National News

Mar 25, 2014 12:52 PM by NBC News

Seismograph shows two separate mudslides hit Washington

(KING) At the University of Washington's seismology lab, where even the tiniest earthquakes are tracked and measured, the Pacific Northwest Seismic Network recorded not one, but two landslides Saturday morning less than four miles east of the town of Oso.

The first slide lasted about two and one half minutes.

"And five minutes later there was a secondary failure that was a little bit smaller," said Kate Allstadt, a seismologist and researcher at the University of Washington. The whole event, along with more chunks moving downhill lasted about an hour she said.

"It illustrates how we need to think about how those hazards actually move across the landscape, sometimes in surmising ways," said U.W. geologist and landslide expert Dave Montgomery.

The area has seen large slides before. One in 2006 blocked the Stilliguamish River, forcing it through the very neighborhood wiped out by the current slide.

Another slide hit in 1969. The Washington State Department of Transportation has found itself carrying out various projects to try and stabilize State Highway 530, now buried by the slide.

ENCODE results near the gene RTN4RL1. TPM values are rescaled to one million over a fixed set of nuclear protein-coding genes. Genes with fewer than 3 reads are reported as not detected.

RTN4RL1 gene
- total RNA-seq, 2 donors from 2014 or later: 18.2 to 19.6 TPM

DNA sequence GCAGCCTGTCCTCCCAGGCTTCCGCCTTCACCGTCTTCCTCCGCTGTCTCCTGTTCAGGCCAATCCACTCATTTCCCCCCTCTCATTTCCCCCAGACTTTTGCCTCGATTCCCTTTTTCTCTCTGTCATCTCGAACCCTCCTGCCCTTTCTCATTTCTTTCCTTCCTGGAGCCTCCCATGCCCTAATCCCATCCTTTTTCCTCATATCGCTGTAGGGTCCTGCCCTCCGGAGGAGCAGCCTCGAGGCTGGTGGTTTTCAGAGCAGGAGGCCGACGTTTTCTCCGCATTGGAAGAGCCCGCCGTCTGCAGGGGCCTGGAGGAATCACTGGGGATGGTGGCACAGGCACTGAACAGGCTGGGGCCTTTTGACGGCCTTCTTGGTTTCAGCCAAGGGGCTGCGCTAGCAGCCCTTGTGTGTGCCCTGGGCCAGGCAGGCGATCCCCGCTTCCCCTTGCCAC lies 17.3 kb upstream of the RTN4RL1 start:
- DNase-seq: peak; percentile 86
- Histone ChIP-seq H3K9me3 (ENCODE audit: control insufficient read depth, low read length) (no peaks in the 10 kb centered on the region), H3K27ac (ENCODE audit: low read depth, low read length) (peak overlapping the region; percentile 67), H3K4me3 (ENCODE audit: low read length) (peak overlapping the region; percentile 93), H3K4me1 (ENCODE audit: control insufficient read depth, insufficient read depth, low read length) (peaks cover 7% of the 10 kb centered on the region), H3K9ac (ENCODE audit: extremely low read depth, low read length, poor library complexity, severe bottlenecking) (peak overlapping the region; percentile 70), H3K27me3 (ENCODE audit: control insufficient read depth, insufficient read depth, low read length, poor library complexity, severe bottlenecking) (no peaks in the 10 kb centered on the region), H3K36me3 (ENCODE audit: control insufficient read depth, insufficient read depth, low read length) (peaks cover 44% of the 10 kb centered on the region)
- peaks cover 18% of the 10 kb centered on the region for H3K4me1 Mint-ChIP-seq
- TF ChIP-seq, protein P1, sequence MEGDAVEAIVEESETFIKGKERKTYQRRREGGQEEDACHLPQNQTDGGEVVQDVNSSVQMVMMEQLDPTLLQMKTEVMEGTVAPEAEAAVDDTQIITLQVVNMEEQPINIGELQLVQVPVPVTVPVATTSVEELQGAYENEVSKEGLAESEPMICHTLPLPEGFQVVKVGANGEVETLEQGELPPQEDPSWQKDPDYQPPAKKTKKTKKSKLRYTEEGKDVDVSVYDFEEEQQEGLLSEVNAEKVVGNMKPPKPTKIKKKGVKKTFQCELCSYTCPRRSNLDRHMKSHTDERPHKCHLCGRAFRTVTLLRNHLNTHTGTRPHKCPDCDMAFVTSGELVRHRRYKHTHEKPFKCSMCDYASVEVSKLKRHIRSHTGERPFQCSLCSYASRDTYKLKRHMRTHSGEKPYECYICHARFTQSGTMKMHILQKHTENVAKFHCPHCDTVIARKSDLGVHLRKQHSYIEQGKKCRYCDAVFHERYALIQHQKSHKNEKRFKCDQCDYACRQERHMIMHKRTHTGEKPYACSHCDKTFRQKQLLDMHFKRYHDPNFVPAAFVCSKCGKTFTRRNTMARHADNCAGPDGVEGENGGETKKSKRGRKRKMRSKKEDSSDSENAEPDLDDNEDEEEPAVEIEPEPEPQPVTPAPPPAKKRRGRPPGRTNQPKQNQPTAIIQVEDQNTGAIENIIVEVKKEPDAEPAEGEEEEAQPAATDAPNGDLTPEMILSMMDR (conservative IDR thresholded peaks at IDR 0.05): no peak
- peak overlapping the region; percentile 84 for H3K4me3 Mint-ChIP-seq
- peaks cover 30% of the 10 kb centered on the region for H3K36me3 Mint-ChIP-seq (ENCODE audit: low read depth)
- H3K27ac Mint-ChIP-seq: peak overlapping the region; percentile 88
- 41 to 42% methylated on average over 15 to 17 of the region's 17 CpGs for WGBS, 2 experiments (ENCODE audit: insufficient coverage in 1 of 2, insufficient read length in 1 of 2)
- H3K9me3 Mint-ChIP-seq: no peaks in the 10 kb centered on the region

The debris area runs roughly 4,400 feet by 4,400 feet according to Dave Norman, the state geologist with the Department of Natural Resources. The so-called scarp - the whitish gouge in the face of the mountain now a cliff - is about 1,500 feet wide by 600 feet tall. There is concern for more tension cracks that could allow more debris to fall.

Professor Montgomery says the slide carries many of the hallmarks of a so-called "rotational slide," meaning that the land literally turns on itself. Often times as the support part of a hill slides down, the toe or the foot of the slide area goes up. Only this time the toe went out, driving the soggy mess forward into the populated area.

If that's how it worked, what was the hill made up of? Pretty much the leftovers from the last ice age, things like sand and silt, clay and gravel - not much rock.

"It's an amalgam of different kinds of glacial units piled on each other, but none of which are terribly strong," said Montgomery.

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